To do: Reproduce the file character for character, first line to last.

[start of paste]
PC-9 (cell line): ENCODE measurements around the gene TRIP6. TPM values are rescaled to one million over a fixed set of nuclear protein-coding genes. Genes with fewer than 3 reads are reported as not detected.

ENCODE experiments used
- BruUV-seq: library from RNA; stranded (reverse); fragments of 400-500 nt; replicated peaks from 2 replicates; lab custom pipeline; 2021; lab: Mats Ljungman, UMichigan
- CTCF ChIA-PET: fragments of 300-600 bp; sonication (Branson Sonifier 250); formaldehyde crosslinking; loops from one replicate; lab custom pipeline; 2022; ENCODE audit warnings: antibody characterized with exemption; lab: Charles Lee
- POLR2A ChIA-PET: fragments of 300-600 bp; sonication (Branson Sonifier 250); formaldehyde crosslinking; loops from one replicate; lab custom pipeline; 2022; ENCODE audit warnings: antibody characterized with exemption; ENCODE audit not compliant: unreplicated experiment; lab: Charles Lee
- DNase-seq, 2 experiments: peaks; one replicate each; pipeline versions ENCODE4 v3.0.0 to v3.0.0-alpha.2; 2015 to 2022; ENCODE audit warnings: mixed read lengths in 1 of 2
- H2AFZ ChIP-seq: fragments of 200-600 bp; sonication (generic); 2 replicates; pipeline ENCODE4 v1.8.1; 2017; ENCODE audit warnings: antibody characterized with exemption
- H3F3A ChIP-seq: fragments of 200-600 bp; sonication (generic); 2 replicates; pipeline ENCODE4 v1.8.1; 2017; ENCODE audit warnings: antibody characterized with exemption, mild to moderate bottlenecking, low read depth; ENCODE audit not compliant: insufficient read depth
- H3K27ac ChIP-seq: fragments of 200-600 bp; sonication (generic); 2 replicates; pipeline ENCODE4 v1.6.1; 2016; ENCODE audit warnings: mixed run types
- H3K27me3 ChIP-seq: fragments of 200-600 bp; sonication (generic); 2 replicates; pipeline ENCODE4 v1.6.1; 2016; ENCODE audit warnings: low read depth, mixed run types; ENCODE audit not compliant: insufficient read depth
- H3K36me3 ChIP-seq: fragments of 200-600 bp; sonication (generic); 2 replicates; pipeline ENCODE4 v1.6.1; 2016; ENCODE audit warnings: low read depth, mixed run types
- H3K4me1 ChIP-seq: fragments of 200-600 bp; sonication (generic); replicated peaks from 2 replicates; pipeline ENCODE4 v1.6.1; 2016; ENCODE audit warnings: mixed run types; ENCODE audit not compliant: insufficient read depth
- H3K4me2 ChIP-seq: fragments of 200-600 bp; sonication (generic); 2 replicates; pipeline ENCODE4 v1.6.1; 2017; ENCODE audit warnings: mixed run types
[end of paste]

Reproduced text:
PC-9 (cell line): ENCODE measurements around the gene TRIP6. TPM values are rescaled to one million over a fixed set of nuclear protein-coding genes. Genes with fewer than 3 reads are reported as not detected.

ENCODE experiments used
- BruUV-seq: library from RNA; stranded (reverse); fragments of 400-500 nt; replicated peaks from 2 replicates; lab custom pipeline; 2021; lab: Mats Ljungman, UMichigan
- CTCF ChIA-PET: fragments of 300-600 bp; sonication (Branson Sonifier 250); formaldehyde crosslinking; loops from one replicate; lab custom pipeline; 2022; ENCODE audit warnings: antibody characterized with exemption; lab: Charles Lee
- POLR2A ChIA-PET: fragments of 300-600 bp; sonication (Branson Sonifier 250); formaldehyde crosslinking; loops from one replicate; lab custom pipeline; 2022; ENCODE audit warnings: antibody characterized with exemption; ENCODE audit not compliant: unreplicated experiment; lab: Charles Lee
- DNase-seq, 2 experiments: peaks; one replicate each; pipeline versions ENCODE4 v3.0.0 to v3.0.0-alpha.2; 2015 to 2022; ENCODE audit warnings: mixed read lengths in 1 of 2
- H2AFZ ChIP-seq: fragments of 200-600 bp; sonication (generic); 2 replicates; pipeline ENCODE4 v1.8.1; 2017; ENCODE audit warnings: antibody characterized with exemption
- H3F3A ChIP-seq: fragments of 200-600 bp; sonication (generic); 2 replicates; pipeline ENCODE4 v1.8.1; 2017; ENCODE audit warnings: antibody characterized with exemption, mild to moderate bottlenecking, low read depth; ENCODE audit not compliant: insufficient read depth
- H3K27ac ChIP-seq: fragments of 200-600 bp; sonication (generic); 2 replicates; pipeline ENCODE4 v1.6.1; 2016; ENCODE audit warnings: mixed run types
- H3K27me3 ChIP-seq: fragments of 200-600 bp; sonication (generic); 2 replicates; pipeline ENCODE4 v1.6.1; 2016; ENCODE audit warnings: low read depth, mixed run types; ENCODE audit not compliant: insufficient read depth
- H3K36me3 ChIP-seq: fragments of 200-600 bp; sonication (generic); 2 replicates; pipeline ENCODE4 v1.6.1; 2016; ENCODE audit warnings: low read depth, mixed run types
- H3K4me1 ChIP-seq: fragments of 200-600 bp; sonication (generic); replicated peaks from 2 replicates; pipeline ENCODE4 v1.6.1; 2016; ENCODE audit warnings: mixed run types; ENCODE audit not compliant: insufficient read depth
- H3K4me2 ChIP-seq: fragments of 200-600 bp; sonication (generic); 2 replicates; pipeline ENCODE4 v1.6.1; 2017; ENCODE audit warnings: mixed run types